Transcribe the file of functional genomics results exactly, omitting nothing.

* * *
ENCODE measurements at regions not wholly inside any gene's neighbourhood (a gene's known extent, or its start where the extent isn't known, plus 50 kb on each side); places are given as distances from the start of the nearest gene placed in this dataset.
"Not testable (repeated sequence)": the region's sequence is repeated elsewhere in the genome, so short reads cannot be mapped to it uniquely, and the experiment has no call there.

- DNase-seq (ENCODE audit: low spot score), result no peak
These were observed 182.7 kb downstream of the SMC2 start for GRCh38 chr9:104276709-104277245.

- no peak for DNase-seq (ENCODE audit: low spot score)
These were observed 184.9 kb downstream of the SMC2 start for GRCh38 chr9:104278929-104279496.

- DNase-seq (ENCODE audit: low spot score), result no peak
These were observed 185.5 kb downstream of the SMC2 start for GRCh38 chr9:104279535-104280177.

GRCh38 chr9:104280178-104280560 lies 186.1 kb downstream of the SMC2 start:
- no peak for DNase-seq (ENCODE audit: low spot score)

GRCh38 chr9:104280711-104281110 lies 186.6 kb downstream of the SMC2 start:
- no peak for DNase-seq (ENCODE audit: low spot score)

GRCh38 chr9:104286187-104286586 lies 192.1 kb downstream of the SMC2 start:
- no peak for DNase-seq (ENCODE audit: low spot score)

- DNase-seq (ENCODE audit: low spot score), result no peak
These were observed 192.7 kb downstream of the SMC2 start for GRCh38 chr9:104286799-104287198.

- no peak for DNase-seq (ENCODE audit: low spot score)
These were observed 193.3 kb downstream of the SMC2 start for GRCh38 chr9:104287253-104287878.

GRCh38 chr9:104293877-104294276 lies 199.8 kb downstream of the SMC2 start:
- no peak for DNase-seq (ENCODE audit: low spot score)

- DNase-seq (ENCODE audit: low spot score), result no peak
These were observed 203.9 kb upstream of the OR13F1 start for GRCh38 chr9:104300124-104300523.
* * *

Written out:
ENCODE measurements at regions not wholly inside any gene's neighbourhood (a gene's known extent, or its start where the extent isn't known, plus 50 kb on each side); places are given as distances from the start of the nearest gene placed in this dataset.
"Not testable (repeated sequence)": the region's sequence is repeated elsewhere in the genome, so short reads cannot be mapped to it uniquely, and the experiment has no call there.

- DNase-seq (ENCODE audit: low spot score), result no peak
These were observed 182.7 kb downstream of the SMC2 start for GRCh38 chr9:104276709-104277245.

- no peak for DNase-seq (ENCODE audit: low spot score)
These were observed 184.9 kb downstream of the SMC2 start for GRCh38 chr9:104278929-104279496.

- DNase-seq (ENCODE audit: low spot score), result no peak
These were observed 185.5 kb downstream of the SMC2 start for GRCh38 chr9:104279535-104280177.

GRCh38 chr9:104280178-104280560 lies 186.1 kb downstream of the SMC2 start:
- no peak for DNase-seq (ENCODE audit: low spot score)

GRCh38 chr9:104280711-104281110 lies 186.6 kb downstream of the SMC2 start:
- no peak for DNase-seq (ENCODE audit: low spot score)

GRCh38 chr9:104286187-104286586 lies 192.1 kb downstream of the SMC2 start:
- no peak for DNase-seq (ENCODE audit: low spot score)

- DNase-seq (ENCODE audit: low spot score), result no peak
These were observed 192.7 kb downstream of the SMC2 start for GRCh38 chr9:104286799-104287198.

- no peak for DNase-seq (ENCODE audit: low spot score)
These were observed 193.3 kb downstream of the SMC2 start for GRCh38 chr9:104287253-104287878.

GRCh38 chr9:104293877-104294276 lies 199.8 kb downstream of the SMC2 start:
- no peak for DNase-seq (ENCODE audit: low spot score)

- DNase-seq (ENCODE audit: low spot score), result no peak
These were observed 203.9 kb upstream of the OR13F1 start for GRCh38 chr9:104300124-104300523.